Baghdad, Iraq may be the last place where one might find the Christmas spirit, but it is now the scene of an 85 foot Christmas tree, thanks to Yassir Saad, a Muslim businessman. The symbol of Christianity’s most important holiday rose in the center of an amusement park in the capital of the majority Muslim country at the cost of $24,000. Saad says that the tree is meant to be a token of love and peace, something that Iraq has conspicuously lacked for the past number of years.

Even as Saad’s Christmas tree rises over Baghdad, Iraqi Christians have become an endangered minority group.

Many Iraqi Christian villages were overrun by ISIS, the Islamist terrorist army, and their inhabitants killed or driven out. Iraqi and allied forces are currently engaged in an offensive to retake Mosul, the large city to the north of Iraq. Some of the Christian villages have already been retaken, but the former inhabitants have returned only to see their homes and churches sacked. Many other Iraqi Christians have fled the country entirely in search of new homes with better economic opportunities where they might not experience persecution.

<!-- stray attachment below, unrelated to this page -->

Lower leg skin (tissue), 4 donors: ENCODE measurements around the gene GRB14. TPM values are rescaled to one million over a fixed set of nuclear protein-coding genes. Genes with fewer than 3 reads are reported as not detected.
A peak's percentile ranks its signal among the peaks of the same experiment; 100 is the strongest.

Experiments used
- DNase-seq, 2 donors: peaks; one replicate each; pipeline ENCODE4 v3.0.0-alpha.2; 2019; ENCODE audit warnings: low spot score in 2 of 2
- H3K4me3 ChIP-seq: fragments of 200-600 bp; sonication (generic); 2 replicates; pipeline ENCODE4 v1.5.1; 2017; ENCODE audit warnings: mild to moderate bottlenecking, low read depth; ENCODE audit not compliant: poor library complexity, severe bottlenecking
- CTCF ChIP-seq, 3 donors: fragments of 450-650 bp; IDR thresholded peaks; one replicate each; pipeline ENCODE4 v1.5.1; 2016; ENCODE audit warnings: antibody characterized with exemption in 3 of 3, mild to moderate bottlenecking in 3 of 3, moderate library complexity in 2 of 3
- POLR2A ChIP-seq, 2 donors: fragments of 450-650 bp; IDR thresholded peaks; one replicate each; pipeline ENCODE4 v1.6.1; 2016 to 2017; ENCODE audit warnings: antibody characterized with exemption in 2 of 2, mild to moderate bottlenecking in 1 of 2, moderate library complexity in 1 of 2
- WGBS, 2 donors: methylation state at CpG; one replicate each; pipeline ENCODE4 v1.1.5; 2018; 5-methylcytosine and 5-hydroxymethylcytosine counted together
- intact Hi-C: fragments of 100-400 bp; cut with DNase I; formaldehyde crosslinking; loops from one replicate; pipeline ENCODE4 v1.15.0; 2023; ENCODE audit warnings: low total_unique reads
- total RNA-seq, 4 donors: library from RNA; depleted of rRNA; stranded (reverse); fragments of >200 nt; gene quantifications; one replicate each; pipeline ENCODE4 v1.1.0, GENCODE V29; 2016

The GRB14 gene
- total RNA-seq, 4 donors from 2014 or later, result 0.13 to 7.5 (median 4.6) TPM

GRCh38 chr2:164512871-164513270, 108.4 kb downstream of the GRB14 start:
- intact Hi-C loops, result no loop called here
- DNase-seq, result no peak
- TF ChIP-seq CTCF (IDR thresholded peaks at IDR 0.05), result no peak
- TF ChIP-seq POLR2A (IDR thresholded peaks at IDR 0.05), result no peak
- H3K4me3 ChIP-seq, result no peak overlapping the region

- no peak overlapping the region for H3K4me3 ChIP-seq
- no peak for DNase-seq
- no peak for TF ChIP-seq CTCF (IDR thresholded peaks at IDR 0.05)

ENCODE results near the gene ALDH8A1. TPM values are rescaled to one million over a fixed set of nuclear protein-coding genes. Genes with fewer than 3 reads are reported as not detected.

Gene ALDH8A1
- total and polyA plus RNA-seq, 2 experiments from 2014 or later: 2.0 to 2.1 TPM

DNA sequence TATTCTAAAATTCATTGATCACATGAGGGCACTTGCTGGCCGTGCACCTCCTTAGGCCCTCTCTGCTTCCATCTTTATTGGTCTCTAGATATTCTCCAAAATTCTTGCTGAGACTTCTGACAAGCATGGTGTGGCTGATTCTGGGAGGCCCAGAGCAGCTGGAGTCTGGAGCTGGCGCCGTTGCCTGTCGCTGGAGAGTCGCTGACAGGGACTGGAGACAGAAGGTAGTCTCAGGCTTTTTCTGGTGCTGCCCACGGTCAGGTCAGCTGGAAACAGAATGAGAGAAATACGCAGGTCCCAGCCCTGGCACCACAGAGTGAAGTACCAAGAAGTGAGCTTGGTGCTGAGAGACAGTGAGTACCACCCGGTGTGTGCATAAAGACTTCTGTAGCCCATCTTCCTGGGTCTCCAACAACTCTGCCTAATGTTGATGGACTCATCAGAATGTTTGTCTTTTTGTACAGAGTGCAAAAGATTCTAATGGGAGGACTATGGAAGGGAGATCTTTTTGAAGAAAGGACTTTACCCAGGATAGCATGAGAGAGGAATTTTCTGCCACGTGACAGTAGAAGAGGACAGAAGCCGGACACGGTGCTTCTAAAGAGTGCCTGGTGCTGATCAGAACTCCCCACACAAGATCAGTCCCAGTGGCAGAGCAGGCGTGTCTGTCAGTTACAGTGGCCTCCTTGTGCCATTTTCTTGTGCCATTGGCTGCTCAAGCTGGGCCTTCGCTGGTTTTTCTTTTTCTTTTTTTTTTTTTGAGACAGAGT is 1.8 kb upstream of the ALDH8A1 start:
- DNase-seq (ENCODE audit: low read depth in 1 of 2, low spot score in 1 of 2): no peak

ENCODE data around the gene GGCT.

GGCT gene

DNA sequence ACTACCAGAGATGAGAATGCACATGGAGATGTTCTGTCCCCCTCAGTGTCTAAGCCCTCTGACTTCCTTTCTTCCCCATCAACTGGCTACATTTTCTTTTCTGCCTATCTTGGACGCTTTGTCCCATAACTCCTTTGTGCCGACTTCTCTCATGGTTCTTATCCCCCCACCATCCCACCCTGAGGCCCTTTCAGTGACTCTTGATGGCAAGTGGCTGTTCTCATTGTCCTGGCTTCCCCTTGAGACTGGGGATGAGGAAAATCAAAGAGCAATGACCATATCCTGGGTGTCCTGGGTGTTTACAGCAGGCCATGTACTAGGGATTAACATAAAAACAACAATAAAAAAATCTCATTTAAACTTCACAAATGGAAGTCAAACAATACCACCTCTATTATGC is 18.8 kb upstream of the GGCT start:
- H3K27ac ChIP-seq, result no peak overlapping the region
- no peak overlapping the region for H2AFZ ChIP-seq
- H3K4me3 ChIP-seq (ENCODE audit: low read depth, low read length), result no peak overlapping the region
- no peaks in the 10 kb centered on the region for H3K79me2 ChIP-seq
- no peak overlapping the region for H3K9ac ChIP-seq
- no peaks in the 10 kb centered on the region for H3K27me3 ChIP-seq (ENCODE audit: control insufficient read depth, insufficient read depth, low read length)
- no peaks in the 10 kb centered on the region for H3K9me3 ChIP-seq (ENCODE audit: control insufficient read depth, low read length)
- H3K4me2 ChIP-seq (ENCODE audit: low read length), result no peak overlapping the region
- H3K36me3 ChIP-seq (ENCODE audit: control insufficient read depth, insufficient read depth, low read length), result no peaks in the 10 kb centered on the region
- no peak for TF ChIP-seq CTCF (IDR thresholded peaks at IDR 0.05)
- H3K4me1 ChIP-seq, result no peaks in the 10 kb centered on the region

The Christian community in Iraq number 1,300,000 in 2003 at the beginning of the Iraq War. Years of conflict and persecution have decreased that number to 400,000.

Christianity in Iraq dates back to the first century AD when Thomas the Apostle and Thaddeus of Edessa traveled to that part of the world to preach the then new religion. Iraqi Christians tend to be ethnic Assyrians, people who have lived in the region for thousands of years.

Since the Islamic conquest, Iraqi Christians have faced alternating periods of tolerance and persecution, with the secular regime of Saddam Hussein ironically offering the former before his overthrow during the coalition invasion of 2003.

They have since faced savage persecution at the hands of Islamist groups such as ISIS.

It is in that context that Saad’s gesture is being made, a plea for as much as a symbol of peace and love, spirits of the season, in an unhappy part of the world.